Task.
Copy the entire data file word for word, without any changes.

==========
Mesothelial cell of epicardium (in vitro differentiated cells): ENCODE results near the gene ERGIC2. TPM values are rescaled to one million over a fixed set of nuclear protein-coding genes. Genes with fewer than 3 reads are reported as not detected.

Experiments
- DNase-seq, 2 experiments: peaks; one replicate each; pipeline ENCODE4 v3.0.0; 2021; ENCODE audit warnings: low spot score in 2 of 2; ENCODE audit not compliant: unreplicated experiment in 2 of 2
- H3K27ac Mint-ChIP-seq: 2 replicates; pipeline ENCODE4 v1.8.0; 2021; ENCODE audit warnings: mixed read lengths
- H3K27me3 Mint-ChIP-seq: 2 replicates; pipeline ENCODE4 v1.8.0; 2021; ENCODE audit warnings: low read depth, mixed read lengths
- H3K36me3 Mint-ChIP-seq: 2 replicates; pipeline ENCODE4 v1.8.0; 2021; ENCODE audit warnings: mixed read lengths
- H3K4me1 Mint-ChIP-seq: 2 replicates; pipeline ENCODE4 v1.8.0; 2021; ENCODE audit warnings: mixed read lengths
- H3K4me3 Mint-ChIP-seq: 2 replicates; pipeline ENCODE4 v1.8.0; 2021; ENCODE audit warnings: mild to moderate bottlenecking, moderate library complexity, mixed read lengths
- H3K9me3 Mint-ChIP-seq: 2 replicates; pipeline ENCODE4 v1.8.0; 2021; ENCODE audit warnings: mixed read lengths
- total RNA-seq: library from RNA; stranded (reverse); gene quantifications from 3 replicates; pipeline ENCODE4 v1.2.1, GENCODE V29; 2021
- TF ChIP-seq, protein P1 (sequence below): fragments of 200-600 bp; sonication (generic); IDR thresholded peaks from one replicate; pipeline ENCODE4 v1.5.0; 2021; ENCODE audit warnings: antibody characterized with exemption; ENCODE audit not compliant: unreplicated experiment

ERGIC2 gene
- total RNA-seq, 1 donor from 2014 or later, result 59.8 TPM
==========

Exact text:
Mesothelial cell of epicardium (in vitro differentiated cells): ENCODE results near the gene ERGIC2. TPM values are rescaled to one million over a fixed set of nuclear protein-coding genes. Genes with fewer than 3 reads are reported as not detected.

Experiments
- DNase-seq, 2 experiments: peaks; one replicate each; pipeline ENCODE4 v3.0.0; 2021; ENCODE audit warnings: low spot score in 2 of 2; ENCODE audit not compliant: unreplicated experiment in 2 of 2
- H3K27ac Mint-ChIP-seq: 2 replicates; pipeline ENCODE4 v1.8.0; 2021; ENCODE audit warnings: mixed read lengths
- H3K27me3 Mint-ChIP-seq: 2 replicates; pipeline ENCODE4 v1.8.0; 2021; ENCODE audit warnings: low read depth, mixed read lengths
- H3K36me3 Mint-ChIP-seq: 2 replicates; pipeline ENCODE4 v1.8.0; 2021; ENCODE audit warnings: mixed read lengths
- H3K4me1 Mint-ChIP-seq: 2 replicates; pipeline ENCODE4 v1.8.0; 2021; ENCODE audit warnings: mixed read lengths
- H3K4me3 Mint-ChIP-seq: 2 replicates; pipeline ENCODE4 v1.8.0; 2021; ENCODE audit warnings: mild to moderate bottlenecking, moderate library complexity, mixed read lengths
- H3K9me3 Mint-ChIP-seq: 2 replicates; pipeline ENCODE4 v1.8.0; 2021; ENCODE audit warnings: mixed read lengths
- total RNA-seq: library from RNA; stranded (reverse); gene quantifications from 3 replicates; pipeline ENCODE4 v1.2.1, GENCODE V29; 2021
- TF ChIP-seq, protein P1 (sequence below): fragments of 200-600 bp; sonication (generic); IDR thresholded peaks from one replicate; pipeline ENCODE4 v1.5.0; 2021; ENCODE audit warnings: antibody characterized with exemption; ENCODE audit not compliant: unreplicated experiment

ERGIC2 gene
- total RNA-seq, 1 donor from 2014 or later, result 59.8 TPM